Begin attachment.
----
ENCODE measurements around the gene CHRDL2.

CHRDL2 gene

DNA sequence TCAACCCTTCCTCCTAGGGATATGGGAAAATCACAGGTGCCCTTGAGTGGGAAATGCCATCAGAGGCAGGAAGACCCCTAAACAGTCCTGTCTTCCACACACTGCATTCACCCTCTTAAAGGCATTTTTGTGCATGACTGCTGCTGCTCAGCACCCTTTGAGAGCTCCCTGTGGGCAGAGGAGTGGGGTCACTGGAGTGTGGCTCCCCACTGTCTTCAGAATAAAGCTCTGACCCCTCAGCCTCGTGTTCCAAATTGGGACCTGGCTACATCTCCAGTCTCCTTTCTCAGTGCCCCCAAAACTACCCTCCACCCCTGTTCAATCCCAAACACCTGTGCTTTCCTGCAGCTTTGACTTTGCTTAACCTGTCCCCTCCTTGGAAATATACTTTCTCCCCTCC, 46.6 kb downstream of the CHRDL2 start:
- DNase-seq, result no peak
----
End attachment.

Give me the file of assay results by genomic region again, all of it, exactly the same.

ENCODE measurements around the gene CHRDL2.

CHRDL2 gene

DNA sequence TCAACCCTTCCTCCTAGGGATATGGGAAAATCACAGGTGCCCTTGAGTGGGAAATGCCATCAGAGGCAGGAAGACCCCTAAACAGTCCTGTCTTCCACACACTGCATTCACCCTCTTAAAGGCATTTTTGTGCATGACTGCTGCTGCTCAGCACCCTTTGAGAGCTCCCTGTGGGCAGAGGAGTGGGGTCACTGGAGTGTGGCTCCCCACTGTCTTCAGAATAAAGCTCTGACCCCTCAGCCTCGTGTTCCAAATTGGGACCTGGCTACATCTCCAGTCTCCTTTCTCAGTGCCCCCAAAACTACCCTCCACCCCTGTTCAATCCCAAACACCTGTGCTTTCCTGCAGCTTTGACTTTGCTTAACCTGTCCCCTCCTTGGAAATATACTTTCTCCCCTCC, 46.6 kb downstream of the CHRDL2 start:
- DNase-seq, result no peak